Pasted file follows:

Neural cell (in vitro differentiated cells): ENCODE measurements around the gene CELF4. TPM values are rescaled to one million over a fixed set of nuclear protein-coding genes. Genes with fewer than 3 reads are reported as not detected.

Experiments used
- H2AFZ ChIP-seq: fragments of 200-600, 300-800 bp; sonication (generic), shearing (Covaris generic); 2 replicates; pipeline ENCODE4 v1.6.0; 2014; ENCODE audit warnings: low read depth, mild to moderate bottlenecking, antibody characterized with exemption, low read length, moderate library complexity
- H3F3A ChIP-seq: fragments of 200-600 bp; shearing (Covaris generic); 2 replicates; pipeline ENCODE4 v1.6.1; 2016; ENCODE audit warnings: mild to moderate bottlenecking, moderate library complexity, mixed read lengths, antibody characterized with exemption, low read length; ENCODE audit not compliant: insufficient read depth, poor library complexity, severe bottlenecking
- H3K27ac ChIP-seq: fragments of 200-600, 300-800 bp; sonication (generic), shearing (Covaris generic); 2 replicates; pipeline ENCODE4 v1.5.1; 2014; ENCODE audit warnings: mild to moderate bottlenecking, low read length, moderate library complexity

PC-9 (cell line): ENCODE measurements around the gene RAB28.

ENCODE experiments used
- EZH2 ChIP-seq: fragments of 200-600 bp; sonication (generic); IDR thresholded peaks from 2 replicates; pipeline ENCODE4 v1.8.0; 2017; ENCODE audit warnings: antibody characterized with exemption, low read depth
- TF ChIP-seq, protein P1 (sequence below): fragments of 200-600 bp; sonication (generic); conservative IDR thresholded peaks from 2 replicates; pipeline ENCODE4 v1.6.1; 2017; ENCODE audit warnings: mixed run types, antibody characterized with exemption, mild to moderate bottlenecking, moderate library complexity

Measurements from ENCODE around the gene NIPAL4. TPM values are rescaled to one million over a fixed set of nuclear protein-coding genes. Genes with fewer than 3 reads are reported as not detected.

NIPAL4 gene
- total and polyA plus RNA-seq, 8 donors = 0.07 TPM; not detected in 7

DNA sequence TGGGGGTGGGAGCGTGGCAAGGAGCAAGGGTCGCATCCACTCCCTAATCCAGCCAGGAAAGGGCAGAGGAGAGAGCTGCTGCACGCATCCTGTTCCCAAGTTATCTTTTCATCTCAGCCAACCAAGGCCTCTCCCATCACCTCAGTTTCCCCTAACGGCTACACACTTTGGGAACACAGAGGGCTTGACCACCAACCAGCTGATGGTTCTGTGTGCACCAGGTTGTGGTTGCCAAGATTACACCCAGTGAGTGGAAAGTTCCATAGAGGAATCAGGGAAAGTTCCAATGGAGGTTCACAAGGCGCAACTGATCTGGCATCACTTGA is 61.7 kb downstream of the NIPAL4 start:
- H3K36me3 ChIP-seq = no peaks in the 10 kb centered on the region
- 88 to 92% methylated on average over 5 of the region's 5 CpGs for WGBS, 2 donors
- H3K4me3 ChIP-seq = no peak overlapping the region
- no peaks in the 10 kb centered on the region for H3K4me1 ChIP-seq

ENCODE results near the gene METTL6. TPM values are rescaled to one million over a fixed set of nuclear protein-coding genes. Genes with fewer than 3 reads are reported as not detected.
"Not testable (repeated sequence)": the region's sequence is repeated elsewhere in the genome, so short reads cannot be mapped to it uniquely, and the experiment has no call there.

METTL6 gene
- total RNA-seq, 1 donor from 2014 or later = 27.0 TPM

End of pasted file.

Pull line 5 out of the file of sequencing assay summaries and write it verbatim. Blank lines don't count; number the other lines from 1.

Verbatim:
- H3K27ac ChIP-seq: fragments of 200-600, 300-800 bp; sonication (generic), shearing (Covaris generic); 2 replicates; pipeline ENCODE4 v1.5.1; 2014; ENCODE audit warnings: mild to moderate bottlenecking, low read length, moderate library complexity